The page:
- Denver Housing Authority gets $500,000 HUD grant.
- Grant is for Sun Valley, Denver’s poorest neighborhood.
- FasTracks light rail line is a step in the right direction.
The Denver Housing Authority has been awarded a federal grant of $500,000 to help revitalize Sun Valley, Denver’s poorest neighborhood.
The average household income is only $8,000 in the 30-acre, 333-unit project originally constructed in 1950.
U.S. Housing Urban Development Secretary Shaun Donovan announced on Friday that Sun Valley is one of nine communities across the U.S. that will receive a Choice Neighborhood Grant.
The $4.37 million awarded to all of the communities are to be used to craft comprehensive, community-driven plans to revitalize and transform public or other HUD-assisted housing and distressed neighborhoods.
Sun Valley is the “most isolated and distressed housing asset,” in DHA’s portfolio, the authority said in its application for the HUD grant.
“The residents of Sun Valley Homes and the neighboring federally subsidized housing, Decatur Place, earn the lowest incomes in Denver,” noting that 85 percent of the residents live below the poverty line.
“This neighborhood is also challenged by disproportionately high crime rates and limited access to surrounding communities as it is landlocked by the local professional football stadium, light industrial parks, interstate highways, and the South Platte River,” according to DHA.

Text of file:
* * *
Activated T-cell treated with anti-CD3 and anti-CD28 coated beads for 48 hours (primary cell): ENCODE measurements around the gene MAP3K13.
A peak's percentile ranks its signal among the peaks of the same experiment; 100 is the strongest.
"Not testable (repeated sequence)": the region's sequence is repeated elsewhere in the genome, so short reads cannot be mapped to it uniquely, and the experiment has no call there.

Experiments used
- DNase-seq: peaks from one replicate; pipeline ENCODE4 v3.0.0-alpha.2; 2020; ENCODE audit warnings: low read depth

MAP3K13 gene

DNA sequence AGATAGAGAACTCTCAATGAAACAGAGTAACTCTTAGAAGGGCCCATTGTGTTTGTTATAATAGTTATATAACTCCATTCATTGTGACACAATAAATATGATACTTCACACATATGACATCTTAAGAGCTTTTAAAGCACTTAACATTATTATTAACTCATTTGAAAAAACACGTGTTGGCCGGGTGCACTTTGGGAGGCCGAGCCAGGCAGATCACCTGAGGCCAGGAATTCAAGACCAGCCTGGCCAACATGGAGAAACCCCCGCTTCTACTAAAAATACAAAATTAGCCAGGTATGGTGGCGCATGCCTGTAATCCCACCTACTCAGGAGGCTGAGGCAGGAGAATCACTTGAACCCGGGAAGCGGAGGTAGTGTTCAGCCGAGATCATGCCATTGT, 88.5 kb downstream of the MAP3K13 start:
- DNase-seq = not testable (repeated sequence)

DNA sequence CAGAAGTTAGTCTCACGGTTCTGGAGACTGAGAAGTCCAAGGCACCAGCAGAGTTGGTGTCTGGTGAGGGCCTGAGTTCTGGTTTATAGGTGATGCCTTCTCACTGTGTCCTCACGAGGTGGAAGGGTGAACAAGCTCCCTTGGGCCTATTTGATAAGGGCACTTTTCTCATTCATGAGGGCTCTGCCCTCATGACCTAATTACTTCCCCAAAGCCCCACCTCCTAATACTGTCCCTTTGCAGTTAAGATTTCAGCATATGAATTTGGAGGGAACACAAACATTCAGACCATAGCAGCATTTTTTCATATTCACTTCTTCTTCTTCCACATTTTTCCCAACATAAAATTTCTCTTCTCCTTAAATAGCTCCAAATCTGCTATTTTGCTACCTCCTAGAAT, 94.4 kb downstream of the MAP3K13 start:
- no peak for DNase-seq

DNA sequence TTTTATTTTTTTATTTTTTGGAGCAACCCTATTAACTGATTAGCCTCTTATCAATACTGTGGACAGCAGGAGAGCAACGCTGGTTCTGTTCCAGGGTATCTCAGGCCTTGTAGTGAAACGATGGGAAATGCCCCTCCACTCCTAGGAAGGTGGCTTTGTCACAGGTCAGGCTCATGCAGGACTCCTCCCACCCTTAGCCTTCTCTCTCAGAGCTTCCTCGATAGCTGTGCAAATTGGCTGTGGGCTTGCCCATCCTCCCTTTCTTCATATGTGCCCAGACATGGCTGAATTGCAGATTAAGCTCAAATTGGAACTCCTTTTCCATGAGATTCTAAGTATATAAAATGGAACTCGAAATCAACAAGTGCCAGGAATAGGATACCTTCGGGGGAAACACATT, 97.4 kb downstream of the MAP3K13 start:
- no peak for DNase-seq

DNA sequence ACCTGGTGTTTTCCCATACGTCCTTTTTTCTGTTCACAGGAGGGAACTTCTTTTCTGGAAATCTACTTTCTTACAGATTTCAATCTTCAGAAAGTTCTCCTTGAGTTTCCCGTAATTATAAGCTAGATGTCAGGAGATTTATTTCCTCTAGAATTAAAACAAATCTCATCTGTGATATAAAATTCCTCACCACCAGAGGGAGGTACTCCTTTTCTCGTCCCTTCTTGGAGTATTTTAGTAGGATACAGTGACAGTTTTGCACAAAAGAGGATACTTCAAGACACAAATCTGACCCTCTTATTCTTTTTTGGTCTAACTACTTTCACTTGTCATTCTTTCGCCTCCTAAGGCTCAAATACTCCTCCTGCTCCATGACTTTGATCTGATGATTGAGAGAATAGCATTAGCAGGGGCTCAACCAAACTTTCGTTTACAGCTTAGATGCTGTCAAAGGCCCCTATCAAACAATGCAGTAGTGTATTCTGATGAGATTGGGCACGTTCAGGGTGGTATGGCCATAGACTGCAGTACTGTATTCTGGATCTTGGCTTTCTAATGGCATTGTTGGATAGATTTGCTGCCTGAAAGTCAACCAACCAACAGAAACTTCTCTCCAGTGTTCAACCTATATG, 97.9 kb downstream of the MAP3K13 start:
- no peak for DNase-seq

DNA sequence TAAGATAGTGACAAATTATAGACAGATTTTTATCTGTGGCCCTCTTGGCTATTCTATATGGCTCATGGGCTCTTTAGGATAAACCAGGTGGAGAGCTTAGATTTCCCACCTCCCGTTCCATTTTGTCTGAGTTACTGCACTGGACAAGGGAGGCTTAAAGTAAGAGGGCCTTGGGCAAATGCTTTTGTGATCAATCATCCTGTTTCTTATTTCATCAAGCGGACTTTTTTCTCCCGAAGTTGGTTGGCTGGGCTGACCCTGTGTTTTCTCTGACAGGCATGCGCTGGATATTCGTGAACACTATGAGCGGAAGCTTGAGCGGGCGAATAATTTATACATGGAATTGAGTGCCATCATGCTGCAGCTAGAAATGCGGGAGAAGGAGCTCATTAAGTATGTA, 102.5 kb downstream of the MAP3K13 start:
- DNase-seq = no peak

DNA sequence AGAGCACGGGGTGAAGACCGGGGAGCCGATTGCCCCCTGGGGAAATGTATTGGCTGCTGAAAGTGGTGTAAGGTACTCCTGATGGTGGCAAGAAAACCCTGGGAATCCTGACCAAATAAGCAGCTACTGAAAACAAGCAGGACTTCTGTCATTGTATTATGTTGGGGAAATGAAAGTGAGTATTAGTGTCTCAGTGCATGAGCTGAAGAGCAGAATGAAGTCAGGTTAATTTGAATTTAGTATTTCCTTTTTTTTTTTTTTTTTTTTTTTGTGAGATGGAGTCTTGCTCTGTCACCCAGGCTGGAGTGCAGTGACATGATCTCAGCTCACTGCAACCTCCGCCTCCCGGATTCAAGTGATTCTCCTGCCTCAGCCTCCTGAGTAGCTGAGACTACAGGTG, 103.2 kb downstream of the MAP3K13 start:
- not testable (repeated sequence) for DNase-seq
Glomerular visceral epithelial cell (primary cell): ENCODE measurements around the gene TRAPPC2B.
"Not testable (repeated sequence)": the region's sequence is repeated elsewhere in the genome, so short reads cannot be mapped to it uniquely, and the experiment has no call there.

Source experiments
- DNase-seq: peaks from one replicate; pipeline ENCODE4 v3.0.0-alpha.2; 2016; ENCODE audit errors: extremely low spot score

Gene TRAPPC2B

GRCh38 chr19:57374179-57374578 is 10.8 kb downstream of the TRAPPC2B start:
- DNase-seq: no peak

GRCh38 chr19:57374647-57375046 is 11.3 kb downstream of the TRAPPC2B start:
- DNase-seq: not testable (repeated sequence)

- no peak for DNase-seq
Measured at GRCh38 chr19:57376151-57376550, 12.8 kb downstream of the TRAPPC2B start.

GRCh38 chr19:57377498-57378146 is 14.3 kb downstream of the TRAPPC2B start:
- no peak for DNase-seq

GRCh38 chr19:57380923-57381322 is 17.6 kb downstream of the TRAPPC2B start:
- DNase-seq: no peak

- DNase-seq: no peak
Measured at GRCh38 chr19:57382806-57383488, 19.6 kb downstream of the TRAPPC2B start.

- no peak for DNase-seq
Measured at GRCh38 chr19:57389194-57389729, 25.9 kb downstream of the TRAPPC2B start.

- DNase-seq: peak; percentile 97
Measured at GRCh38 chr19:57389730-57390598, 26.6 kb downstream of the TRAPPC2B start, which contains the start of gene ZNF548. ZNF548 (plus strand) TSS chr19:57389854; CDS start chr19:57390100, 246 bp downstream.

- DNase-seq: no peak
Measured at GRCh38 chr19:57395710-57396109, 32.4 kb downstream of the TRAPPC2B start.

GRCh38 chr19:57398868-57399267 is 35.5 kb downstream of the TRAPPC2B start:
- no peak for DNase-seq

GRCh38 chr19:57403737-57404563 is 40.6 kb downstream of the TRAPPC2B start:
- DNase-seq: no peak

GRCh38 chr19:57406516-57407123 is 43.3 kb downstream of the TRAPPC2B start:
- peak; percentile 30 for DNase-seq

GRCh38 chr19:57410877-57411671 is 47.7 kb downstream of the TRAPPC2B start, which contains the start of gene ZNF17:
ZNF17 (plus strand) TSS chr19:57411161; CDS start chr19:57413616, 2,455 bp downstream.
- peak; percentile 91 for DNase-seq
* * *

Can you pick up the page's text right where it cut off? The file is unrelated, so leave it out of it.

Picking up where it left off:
However, the enclave in the shadow of Sports Authority Field, already is benefitting from the opening of the FasTracks West Corridor light rail line earlier this year, which links it to Denver and western suburbs.
“Sun Valley Homes and its surrounding community hold enormous potential for redevelopment,” DHA noted.
The goal of DHA is three-pronged:
- Housing: Replace distressed public and assisted housing with high-quality mixed-income housing that is well-managed and responsive to the needs of the surrounding neighborhood.
- People: Improve educational outcomes and intergenerational mobility for youth and supports delivered directly to youth and their families;
- Neighborhood: Create the conditions necessary for public and private reinvestment in distressed neighborhoods to offer the kinds of amenities and assets, including safety, good schools, and commercial activity, that are important to families’ choices about their community.
DHA will be the master developer and Design Workshop is the planning coordinator.
The total project cost is $1.3 million.
The nine winning communities were chosen from 52 applicants.
“Through this investment, HUD is providing the resources for local leaders to transform neighborhoods into thriving communities where families will choose to live,” said Donovan.
“The Choice Neighborhoods Initiative represents the next generation in a movement toward revitalizing entire neighborhoods by providing critically needed funding to support locally-driven economic development solutions in these areas.”
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